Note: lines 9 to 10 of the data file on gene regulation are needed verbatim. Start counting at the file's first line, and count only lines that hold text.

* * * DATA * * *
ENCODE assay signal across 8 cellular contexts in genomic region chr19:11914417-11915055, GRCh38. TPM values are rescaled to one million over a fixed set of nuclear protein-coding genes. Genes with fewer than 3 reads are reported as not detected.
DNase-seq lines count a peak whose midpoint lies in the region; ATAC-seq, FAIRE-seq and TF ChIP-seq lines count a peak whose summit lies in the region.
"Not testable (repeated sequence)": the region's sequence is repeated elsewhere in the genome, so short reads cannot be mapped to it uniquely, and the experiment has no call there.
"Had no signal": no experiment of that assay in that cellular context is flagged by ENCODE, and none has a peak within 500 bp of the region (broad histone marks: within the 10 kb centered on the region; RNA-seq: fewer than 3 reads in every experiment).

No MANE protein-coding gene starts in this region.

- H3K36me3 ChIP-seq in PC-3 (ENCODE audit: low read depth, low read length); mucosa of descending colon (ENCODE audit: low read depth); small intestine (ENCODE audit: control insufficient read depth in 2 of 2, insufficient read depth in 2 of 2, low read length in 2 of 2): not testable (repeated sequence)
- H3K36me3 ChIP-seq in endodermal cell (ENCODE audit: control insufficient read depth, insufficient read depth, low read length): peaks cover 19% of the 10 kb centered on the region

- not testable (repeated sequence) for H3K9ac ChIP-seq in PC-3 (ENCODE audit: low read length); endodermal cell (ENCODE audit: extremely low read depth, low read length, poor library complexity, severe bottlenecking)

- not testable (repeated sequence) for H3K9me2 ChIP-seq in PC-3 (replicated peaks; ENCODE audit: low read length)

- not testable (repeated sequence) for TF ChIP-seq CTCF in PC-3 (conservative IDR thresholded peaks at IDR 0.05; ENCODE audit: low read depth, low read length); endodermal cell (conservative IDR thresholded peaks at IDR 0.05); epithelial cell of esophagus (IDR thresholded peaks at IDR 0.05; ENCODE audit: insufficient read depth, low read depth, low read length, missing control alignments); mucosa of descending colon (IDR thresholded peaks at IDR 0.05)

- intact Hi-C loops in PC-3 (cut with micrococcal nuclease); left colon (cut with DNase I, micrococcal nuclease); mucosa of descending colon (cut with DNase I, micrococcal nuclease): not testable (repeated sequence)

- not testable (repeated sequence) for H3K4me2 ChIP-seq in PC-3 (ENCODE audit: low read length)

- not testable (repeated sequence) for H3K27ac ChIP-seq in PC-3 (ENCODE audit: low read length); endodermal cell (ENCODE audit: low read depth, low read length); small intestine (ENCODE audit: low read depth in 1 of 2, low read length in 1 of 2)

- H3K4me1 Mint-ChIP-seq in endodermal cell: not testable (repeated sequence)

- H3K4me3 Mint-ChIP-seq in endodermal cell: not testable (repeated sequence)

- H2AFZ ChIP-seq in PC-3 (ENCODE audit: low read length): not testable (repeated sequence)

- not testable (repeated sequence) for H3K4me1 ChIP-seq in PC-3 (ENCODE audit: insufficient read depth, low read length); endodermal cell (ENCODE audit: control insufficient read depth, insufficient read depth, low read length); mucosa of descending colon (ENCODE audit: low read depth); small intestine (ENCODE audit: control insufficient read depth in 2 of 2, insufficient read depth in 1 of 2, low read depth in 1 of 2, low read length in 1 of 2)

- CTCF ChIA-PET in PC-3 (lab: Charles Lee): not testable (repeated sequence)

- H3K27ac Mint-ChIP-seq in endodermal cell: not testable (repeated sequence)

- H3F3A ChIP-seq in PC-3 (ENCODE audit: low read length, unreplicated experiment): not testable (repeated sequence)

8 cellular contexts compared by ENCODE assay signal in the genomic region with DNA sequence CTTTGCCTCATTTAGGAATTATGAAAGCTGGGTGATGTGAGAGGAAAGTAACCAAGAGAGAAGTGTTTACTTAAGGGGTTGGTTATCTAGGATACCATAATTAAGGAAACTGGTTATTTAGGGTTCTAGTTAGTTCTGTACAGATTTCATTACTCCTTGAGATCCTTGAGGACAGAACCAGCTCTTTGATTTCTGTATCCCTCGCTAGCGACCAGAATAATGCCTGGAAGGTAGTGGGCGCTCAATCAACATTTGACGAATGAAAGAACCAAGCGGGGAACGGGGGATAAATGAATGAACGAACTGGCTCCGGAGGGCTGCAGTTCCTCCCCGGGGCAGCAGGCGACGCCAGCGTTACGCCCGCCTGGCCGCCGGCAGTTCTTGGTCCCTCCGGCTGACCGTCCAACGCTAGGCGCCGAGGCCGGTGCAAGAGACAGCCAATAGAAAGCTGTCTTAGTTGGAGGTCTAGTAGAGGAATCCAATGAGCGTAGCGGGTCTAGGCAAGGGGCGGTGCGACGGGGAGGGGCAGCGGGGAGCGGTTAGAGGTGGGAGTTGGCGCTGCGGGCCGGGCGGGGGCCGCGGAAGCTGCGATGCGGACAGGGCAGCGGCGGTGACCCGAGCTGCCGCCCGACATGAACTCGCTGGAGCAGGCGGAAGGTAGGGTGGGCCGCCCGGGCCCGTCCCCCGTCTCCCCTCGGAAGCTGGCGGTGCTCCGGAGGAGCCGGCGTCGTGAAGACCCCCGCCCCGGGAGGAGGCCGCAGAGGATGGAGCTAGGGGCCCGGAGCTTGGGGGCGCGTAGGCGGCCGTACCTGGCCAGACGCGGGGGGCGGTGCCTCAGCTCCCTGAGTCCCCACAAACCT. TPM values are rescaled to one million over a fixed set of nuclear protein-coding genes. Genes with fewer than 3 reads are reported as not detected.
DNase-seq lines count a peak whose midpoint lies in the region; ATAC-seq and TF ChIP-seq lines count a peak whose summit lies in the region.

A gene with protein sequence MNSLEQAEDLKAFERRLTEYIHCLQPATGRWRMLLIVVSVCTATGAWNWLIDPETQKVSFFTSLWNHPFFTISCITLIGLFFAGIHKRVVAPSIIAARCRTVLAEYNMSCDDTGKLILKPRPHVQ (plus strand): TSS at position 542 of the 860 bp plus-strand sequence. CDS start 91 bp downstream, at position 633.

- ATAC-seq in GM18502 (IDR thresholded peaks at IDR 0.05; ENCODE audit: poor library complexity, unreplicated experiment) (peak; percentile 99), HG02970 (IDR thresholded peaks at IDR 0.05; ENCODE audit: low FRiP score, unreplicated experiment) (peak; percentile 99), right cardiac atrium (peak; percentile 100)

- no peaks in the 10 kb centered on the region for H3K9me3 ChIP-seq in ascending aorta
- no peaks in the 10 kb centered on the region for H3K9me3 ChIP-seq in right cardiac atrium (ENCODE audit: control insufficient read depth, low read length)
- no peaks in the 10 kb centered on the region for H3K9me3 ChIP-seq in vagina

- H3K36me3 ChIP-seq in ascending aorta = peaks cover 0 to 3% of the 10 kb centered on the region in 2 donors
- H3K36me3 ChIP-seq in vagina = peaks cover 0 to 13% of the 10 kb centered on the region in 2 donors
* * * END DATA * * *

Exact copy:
- not testable (repeated sequence) for H3K9me2 ChIP-seq in PC-3 (replicated peaks; ENCODE audit: low read length)

- not testable (repeated sequence) for TF ChIP-seq CTCF in PC-3 (conservative IDR thresholded peaks at IDR 0.05; ENCODE audit: low read depth, low read length); endodermal cell (conservative IDR thresholded peaks at IDR 0.05); epithelial cell of esophagus (IDR thresholded peaks at IDR 0.05; ENCODE audit: insufficient read depth, low read depth, low read length, missing control alignments); mucosa of descending colon (IDR thresholded peaks at IDR 0.05)